Along the Potomac and up on the HILL, the GAO is investigating how the Obama Administration increased the ‘social cost of carbon’ from $21 to $35 per metric ton. The complexity the EPA faces in crafting comprehensive power plant rules to control carbon emissions in states with carbon footprints as diverse as California and Oklahoma is reported on here. The Interior Department acknowledged light and noise pollution emitted by the Keystone XL Pipeline could have a negative impact on natural resources, wildlife and national parks. Solar panels have been installed on the roof of the White House, as part of a larger energy retrofit. The U.S. is now installing one solar photovoltaic system every four minutes.
In California a new poll reveals fracking has caught the attention of Californians residing in 5 key assembly districts. The NRDC commissioned survey shows 75% of respondents have concerns about fracking and these concerns are escalating. A summary of the findings can be found here.
A Superior County Court ruled California’s funding plan for high-speed rail violated key provisions of Proposition 1A. Jerry Brown says he still plans to push forward with the project. SB 375, California’s Sustainable Communities and Climate Protection Act of 2008, is the subject of an article in The Atlantic Cities. To see how San Francisco, Sacramento and San Diego have responded to the law’s mandates, read the article here. In a report released by the U.S. Department of Transportation, California freeways logged 85 billion miles in 2011—the equivalent of 900 trips from the Earth to the Sun.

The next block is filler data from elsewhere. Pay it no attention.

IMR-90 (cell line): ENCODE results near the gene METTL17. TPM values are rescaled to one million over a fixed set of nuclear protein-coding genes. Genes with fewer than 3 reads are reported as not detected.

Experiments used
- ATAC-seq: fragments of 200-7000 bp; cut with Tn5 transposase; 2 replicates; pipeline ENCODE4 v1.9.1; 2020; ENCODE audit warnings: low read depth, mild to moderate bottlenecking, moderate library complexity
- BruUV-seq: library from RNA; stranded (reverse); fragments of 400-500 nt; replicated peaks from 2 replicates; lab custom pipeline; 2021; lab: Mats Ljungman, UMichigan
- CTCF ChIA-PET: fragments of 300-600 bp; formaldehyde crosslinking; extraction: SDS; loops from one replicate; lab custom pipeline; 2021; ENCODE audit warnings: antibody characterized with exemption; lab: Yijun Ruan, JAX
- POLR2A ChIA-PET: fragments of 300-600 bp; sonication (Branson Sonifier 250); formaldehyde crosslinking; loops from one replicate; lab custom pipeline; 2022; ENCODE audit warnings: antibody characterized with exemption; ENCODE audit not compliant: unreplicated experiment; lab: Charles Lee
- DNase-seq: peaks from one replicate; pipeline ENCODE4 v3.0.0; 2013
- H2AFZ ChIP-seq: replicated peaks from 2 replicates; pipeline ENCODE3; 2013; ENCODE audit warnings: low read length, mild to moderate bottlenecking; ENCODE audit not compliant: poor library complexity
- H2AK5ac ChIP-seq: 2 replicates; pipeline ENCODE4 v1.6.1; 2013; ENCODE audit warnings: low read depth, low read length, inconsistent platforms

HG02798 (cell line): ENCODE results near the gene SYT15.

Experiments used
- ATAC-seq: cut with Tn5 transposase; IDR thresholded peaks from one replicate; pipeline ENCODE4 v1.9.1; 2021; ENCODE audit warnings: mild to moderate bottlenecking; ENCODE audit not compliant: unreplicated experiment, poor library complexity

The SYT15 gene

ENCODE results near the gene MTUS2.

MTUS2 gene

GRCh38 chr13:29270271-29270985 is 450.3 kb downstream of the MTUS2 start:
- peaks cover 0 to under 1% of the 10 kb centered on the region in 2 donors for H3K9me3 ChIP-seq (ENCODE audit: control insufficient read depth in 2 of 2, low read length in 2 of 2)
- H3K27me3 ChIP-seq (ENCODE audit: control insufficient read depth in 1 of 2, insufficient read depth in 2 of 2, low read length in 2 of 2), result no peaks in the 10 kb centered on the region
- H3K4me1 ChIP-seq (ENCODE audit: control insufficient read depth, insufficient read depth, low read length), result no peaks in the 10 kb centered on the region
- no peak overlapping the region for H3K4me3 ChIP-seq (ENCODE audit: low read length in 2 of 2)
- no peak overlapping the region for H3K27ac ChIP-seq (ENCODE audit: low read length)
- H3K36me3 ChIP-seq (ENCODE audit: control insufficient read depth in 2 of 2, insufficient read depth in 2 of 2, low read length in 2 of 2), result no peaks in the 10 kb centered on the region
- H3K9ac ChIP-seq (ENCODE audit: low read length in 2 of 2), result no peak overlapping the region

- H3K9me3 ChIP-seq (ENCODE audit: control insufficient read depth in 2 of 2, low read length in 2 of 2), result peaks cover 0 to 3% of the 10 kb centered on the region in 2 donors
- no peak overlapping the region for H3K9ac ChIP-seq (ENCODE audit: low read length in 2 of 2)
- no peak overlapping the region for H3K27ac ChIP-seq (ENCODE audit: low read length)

QUOTES OF THE DAY
"unequivocal" How the IPCC reports characterizes the evidence of rising sea levels.
“The report is simply an exclamation mark on what we already knew.” Dr. Michael Mann reacting to the IPCC Report in an email to Joe Rohm printed in Climate Progress.
“Better late than never … it’s very good to know that once again the country’s most powerful address will be drawing some of that power from the sun.” Bill McKibben commenting on the installation of solar panels on the White House roof.
CALIFORNIANS ARE CONCERNED ABOUT FRACKING. NRDC. August 20, 2013.
A survey produced by the NRDC survey of five California State Assembly districts impacted by oil drilling and protective fracking legislation.
THE SURGING SEAS MAP. CLIMATE CENTRAL.
The map shows best estimates of land under different water levels, based upon the National Elevation Dataset from the US Geological Survey.
RISING SEAS. National Geographic. September 2013.
FUTURE FLOOD LOSSES IN MAJOR COASTAL CITIES
REPORT. Future Flood Losses in Major Coastal Cities. Nature Climate Change. August 18, 2013.
THE HURRICANE SANDY TASK FORCE
Hurricane Sandy Rebuilding Task Force Releases Rebuilding Strategy. Department of Housing and Urban Development. August 19, 2013.